How does He know the Scriptures, since He hasn’t been trained?” The leading Pharisees, Sadducees, and scribes were wise enough to ask the question, but sufficiently ignorant not to answer it. They graduated from the best theological schools in Jerusalem, either from the School of Hillel, the School of Shammai, or one of the other seminaries, and had become academic snobs.  They were the brightest and the best scholars, having committed to memory volumes of Scripture and oral laws.  Consequently, they could not understand how anyone would have more knowledge than they did.  It was deeply humiliating when confronted by someone who had never attended an academy or been a disciple of a leading rabbi. The leading Pharisees realized that Jesus knew the Scriptures better than they did, even to the verb tenses.  Evidently, they had forgotten the discussion Jesus had with them on the temple steps decades earlier when He was only a twelve-year-old boy.[3]

“If anyone wants to do His (God’s) will.” The phrase does not refer to an occasional decision, but rather a commitment to a life in which there is a continual desire to do the will of God. It is not a happenstance but a commitment.[4]

Jesus was so popular among the common people that they could not believe that anyone would try to kill Him. So when someone said, “You have a demon!”  They thought He must have been imagining this or be demon-possessed. The question was certainly not asked in the same manner as had been done previously by His accusers. This was followed by another question, “Who wants to kill you?”  The fact that a Jew would kill another Jew was repulsive and unthinkable; hence, they thought He was demon-possessed.   This remarkable phrase clearly points to the fact that many did not realize their leaders were plotting to kill Jesus.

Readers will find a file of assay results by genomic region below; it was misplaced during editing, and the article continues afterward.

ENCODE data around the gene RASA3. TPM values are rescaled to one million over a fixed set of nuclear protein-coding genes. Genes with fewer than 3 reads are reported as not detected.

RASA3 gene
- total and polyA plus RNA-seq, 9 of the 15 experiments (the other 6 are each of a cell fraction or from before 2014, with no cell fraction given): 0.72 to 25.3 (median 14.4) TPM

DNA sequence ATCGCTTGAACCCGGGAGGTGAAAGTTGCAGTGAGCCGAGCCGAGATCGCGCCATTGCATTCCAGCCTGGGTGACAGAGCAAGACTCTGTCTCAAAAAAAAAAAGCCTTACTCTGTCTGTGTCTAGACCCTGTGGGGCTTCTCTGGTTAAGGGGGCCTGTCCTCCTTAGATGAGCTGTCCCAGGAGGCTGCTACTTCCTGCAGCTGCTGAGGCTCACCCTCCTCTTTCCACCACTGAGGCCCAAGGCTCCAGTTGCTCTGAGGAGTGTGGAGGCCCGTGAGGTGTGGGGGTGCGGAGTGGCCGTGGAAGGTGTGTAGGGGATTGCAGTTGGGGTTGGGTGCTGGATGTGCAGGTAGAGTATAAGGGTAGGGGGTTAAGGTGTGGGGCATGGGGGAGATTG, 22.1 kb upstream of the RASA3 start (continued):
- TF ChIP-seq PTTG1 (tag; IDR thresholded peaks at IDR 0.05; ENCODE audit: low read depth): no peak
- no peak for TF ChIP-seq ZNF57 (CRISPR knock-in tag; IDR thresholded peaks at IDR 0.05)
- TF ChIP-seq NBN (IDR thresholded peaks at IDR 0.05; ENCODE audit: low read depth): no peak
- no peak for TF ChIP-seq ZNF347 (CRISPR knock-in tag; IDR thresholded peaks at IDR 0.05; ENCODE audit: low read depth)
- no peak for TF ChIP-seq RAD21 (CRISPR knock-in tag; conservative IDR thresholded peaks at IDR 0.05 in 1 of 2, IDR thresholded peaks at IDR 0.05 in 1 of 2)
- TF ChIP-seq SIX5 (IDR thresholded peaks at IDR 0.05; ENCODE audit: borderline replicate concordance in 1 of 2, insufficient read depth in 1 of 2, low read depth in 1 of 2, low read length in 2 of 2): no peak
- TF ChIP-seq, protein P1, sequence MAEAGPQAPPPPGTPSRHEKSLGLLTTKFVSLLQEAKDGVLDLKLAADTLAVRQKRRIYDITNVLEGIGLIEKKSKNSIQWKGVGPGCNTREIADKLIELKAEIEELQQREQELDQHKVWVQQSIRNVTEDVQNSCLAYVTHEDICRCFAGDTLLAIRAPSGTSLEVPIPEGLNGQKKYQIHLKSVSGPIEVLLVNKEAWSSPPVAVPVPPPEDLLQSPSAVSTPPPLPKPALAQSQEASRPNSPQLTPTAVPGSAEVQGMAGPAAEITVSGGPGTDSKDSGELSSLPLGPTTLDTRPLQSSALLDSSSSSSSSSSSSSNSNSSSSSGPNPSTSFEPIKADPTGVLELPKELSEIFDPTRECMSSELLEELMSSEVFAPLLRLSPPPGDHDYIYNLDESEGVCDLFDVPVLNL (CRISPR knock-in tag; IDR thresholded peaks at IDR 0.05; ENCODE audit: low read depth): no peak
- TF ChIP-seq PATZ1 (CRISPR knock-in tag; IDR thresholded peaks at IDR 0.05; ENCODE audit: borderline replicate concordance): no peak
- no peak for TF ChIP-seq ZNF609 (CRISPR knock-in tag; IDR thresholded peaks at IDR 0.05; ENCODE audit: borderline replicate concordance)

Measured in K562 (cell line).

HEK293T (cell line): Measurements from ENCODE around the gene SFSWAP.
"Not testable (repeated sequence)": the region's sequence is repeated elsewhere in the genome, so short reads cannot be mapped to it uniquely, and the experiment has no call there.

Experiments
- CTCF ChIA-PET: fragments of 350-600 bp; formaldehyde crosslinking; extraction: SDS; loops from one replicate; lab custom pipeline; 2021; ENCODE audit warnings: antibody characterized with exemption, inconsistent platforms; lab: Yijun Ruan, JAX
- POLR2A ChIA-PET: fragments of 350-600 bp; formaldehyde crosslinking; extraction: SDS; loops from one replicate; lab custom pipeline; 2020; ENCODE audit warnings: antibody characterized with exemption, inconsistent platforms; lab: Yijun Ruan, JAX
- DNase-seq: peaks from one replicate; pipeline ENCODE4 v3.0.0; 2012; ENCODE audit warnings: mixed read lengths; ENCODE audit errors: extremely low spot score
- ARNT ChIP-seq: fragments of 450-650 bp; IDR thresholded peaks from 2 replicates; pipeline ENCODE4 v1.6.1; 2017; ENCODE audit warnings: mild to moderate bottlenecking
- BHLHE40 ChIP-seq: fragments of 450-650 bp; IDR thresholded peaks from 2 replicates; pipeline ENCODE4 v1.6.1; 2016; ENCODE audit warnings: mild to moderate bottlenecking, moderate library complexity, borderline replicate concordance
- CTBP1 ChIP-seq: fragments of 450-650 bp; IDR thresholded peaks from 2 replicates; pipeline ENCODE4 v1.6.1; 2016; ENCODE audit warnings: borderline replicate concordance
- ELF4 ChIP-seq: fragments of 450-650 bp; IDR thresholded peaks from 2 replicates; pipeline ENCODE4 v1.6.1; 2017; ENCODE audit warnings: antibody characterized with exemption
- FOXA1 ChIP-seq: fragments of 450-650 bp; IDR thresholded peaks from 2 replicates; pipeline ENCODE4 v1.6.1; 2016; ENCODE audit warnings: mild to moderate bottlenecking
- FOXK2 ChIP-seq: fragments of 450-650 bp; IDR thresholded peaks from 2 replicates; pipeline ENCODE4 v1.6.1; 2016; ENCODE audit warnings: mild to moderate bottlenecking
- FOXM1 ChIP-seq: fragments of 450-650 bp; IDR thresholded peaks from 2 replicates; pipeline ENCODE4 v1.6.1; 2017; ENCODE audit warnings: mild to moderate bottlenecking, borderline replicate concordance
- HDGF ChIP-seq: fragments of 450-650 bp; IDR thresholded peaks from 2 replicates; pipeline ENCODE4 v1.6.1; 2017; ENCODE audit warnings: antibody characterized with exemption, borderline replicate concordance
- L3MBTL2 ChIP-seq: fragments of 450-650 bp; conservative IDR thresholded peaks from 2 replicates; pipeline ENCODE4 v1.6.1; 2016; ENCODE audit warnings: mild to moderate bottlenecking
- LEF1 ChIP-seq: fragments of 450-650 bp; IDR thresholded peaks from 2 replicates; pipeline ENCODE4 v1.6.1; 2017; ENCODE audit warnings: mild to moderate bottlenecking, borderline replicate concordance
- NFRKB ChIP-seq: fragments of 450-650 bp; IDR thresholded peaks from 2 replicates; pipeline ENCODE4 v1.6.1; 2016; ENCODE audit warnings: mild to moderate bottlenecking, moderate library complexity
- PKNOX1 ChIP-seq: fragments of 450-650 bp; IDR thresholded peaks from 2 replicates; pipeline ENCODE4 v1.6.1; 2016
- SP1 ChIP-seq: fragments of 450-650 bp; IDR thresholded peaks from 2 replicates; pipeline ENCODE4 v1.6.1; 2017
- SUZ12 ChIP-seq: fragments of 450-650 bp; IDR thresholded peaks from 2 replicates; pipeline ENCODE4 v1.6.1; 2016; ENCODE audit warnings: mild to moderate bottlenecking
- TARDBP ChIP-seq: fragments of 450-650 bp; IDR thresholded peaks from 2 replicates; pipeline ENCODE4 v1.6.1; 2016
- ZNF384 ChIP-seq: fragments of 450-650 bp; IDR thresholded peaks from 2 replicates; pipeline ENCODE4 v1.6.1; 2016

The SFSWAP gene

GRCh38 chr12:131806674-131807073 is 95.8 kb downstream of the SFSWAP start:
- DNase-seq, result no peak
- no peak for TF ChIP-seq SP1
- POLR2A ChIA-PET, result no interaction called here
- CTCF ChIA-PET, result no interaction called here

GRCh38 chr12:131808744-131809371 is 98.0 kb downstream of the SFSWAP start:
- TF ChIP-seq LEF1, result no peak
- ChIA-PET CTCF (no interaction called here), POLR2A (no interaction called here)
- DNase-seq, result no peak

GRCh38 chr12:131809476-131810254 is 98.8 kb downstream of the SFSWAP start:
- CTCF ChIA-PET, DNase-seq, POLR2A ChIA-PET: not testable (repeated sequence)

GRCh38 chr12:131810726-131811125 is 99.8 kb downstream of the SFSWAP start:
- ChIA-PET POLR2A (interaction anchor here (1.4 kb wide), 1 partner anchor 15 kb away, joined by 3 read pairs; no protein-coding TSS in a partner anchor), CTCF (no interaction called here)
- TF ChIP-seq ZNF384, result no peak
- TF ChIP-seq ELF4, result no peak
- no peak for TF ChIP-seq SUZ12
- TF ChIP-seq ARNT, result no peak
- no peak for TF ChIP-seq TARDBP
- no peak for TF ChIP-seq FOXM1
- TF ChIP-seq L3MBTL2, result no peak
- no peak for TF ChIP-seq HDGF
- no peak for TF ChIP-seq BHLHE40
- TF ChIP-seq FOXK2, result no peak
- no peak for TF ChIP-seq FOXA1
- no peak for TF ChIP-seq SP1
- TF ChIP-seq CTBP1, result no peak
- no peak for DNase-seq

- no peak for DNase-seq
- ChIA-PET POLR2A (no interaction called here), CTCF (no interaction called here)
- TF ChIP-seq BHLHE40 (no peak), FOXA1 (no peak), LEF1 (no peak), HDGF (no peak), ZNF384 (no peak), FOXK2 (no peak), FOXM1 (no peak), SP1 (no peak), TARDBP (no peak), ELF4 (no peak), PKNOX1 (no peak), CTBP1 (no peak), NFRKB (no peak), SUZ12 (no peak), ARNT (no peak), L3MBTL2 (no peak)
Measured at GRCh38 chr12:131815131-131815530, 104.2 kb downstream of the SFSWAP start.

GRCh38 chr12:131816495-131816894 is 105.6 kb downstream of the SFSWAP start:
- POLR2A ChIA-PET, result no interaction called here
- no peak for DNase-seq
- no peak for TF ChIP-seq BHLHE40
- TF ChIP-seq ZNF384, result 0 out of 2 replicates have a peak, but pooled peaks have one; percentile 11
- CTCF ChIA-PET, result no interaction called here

If a man receives circumcision on the Sabbath.”   The word “man,” refers to a male child, but is not limited because at times Gentile men, who converted to Judaism, were also circumcised. The Law of Moses required that a boy child was circumcised on the eighth day of life.  However, this was a surgical procedure that violated the Oral Law of cutting on the Sabbath,[5]  so the Jews correctly broke their Oral Law and permitted the circumcision to take place on the Sabbath.[6]  Here Jesus used their life illustration that He broke their Oral Law to heal a man.  The issue was not the healing, but the legalistic attitude of breaking the Oral Law the Pharisees created to encumber the people.

On a side note, circumcision is the sign of the Covenant of Abraham and, therefore, is primarily for the Jewish people. Note the following examples that are of particular interest.

  1. When the Apostle Paul discussed the subject with Titus, the apostle refused to have him circumcised because he was a Greek, not a Jew (Gal. 2:3).
  1. However, Timothy, who was a disciple of Paul, was never circumcised as a child. Therefore, the apostle had him circumcised because his mother was Jewish (Acts 16:3).


Rather judge according to righteous judgment.”  The use of “judgment” in this case has the meaning of discernment needed to make correct decisions.  It is a totally different context than judgment upon condemnation, which was consistently forbidden because that alone is the prerogative of God.


11.02.12.A. MODEL OF THE TEMPLE.  The temple was constructed of white limestone with gold appointments. It was considered one of the most beautiful buildings in the ancient world. Photograph by the author.


[1]. Macartney, Great Interviews of Jesus. 57.


[2]. See three reasons for a biblical divorce in 08.02.02.

[3]. For more information on first century Jewish education, see 02.03.04.

[4]. Tenney, The Gospel of John. 84.


[5]. Babylonian Talmud, Yoma 85b and parallels.


[6]. An excellent resource for further Sabbath study is Hagner, “Jesus and the Synoptic Sabbath Controversies.” 270-88.